If you want to see who is at the door before you decide to answer it, you could consider upgrading to a video entry system. Utilising a built-in video camera with microphone and speaker, you can see who is at the door from your smartphone or laptop, and communicate with them directly without leaving your seat.
Customise your alarm system
Whilst closeting yourself away in the office, it can be easy to neglect your home security. According to research conducted by the Office on National Statistics, around 70% of domestic burglaries take place during the week, and over half of all incidents take place when someone is present at the property. So if you’re the only one at home during the day, it can’t hurt to ensure the rest of the house is secure.
Install an alarm that allows Home Zoning, so you can set door and window sensors, and motion detection sensors to cover the parts of the building that you’re not using. If you’re lucky enough to work out of a workshop or garden office, a wireless alarm is a great option as it can cover outbuildings with minimal installation time, ensuring that expensive equipment such as laptops, printers and mobile devices are safe and secure once you’ve clocked off for the day.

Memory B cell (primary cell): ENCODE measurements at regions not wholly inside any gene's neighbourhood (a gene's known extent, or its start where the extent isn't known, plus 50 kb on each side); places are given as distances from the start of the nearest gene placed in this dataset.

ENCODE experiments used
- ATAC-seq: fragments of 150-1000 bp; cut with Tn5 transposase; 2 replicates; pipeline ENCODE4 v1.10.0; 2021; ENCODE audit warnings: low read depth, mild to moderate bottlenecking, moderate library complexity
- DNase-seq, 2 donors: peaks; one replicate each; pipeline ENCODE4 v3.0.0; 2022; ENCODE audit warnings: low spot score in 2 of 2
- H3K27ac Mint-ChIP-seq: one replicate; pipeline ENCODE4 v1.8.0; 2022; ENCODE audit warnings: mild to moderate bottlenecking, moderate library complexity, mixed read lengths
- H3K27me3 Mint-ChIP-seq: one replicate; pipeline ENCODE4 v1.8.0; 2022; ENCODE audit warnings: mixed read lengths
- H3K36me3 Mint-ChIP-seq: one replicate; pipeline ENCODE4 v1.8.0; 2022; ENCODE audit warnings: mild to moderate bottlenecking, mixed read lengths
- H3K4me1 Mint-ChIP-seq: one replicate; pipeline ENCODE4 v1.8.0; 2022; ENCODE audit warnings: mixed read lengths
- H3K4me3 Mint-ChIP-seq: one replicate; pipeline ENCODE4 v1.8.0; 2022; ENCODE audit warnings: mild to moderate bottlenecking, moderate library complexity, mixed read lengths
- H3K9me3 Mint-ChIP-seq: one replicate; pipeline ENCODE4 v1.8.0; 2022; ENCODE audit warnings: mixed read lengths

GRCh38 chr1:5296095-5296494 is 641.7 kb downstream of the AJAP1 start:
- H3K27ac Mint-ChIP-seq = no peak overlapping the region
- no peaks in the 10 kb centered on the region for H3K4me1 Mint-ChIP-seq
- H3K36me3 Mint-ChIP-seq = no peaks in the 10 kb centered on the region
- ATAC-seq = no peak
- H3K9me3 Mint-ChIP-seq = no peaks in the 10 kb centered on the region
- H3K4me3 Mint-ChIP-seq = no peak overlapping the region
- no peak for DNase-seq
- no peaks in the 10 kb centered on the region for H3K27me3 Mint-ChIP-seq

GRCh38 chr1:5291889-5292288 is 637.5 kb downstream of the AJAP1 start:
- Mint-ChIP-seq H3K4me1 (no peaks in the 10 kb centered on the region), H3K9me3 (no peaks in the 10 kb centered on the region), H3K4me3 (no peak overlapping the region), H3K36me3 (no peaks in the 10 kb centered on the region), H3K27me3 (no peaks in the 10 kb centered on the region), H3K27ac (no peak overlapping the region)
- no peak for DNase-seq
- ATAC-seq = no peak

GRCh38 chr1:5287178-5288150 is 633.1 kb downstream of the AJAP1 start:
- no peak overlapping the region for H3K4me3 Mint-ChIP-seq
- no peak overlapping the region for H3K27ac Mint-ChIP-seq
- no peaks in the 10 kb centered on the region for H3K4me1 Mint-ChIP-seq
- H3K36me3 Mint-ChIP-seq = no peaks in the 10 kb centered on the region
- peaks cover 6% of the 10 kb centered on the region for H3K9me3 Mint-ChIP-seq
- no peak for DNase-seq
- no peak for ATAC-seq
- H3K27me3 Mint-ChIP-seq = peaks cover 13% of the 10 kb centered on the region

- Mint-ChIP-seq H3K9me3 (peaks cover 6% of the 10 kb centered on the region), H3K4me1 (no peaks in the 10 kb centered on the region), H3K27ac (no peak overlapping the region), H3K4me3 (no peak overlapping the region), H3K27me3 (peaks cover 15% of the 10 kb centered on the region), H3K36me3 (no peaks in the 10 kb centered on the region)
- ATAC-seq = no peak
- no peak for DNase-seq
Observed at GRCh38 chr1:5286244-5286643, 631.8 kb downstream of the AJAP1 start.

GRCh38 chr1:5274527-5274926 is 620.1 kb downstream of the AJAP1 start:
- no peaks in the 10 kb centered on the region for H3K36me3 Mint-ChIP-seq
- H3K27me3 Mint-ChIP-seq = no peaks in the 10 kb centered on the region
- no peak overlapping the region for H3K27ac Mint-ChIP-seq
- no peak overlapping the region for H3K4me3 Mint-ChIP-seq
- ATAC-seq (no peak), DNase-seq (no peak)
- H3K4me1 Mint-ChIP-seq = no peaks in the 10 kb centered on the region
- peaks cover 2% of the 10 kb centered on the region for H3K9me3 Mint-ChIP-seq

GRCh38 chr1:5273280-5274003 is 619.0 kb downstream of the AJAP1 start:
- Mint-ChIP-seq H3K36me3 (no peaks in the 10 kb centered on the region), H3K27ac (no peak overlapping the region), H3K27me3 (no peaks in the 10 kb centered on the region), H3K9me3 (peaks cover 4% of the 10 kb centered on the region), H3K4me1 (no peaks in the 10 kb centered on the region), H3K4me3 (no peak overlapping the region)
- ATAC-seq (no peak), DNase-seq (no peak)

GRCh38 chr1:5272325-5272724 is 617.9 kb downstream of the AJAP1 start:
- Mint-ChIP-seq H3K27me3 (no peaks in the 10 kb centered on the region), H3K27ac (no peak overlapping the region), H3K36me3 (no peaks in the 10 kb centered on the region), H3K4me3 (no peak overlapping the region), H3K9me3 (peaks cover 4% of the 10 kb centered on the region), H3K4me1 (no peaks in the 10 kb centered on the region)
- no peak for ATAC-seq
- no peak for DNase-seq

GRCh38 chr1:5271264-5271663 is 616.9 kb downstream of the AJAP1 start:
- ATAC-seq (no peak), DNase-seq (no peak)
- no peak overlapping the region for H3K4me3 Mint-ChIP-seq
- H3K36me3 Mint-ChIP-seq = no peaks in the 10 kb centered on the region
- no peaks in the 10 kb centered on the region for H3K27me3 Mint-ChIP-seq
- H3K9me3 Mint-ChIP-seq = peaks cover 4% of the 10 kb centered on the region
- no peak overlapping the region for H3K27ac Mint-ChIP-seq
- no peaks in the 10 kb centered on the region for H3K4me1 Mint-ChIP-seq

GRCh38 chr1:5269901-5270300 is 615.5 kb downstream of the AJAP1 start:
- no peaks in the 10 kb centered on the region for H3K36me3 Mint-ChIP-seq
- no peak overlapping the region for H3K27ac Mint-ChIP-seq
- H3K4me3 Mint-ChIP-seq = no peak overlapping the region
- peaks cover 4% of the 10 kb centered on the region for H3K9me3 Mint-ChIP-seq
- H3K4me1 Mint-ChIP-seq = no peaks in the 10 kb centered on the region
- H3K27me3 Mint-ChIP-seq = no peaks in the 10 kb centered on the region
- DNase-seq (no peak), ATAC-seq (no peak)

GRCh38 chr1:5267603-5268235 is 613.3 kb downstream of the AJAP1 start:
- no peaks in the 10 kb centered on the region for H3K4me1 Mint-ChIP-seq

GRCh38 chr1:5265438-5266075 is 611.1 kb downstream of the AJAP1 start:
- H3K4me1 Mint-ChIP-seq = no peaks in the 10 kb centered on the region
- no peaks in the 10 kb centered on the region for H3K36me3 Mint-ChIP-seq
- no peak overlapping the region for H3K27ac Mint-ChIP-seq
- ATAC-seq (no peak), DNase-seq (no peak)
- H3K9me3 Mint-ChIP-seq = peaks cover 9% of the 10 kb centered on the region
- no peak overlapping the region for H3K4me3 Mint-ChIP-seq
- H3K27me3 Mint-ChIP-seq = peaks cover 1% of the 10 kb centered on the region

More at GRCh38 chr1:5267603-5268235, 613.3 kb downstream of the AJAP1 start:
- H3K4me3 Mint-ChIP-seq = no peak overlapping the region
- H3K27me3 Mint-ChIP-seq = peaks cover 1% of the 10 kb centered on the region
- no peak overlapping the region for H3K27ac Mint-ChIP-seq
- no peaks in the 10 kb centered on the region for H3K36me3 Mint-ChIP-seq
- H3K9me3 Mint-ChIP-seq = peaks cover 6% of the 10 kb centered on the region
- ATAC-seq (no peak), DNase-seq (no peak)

For added peace of mind, invest in smart security cameras. These wireless smart cameras monitor your home and instantly record as soon as they register movement, sending a feed to your mobile phone to alert you. Some even give you two-way audio, so you can hear what is going on, and speak your mind to whoever tripped the camera, whether it’s an intruder or the family dog!
Out of sight isn’t necessarily out of mind
Remote working removes you from the physical office, but you can still be an effective presence thanks to video conferencing and screen sharing. With increased connectivity through mobile devices and ultra fast broadband, we’re entering the age of the ‘anywhere office’, where video calls are made through phones in the garden, and screen sharing can be done whilst you sip latte at the kitchen table.
There’s a wealth of programs that support document sharing too. Gone are the ‘send it to me on email’ days; through platforms like Google Docs, a whole team can view shared documents online and edit them simultaneously in real time. It’ll even auto save it for you as you work.
When only face to face will do, then Skype for Business can provide excellent video conferencing facilities. Reliable and trusted by people all over the world, from backpacking students to CEOs, Skype has perfected the multi-user, multi-interface video conferencing model, and are constantly adding value to their offering with features such as screen sharing, Powerpoint editing, personalised URLs, and calendar integration to make scheduled video meetings as easy as chatting round the water cooler. But the onus is on you to make your presence felt, so don’t be shy about staying in contact.
Flexible and remote working is now part of the national consciousness, and figures are only set to rise in the coming years. As people look to redress their work-life balance, we could see dramatic changes in the way the UK workforce does business, eventually consigning the clichéd ‘9 to 5’ – along with Dolly Parton – to the history books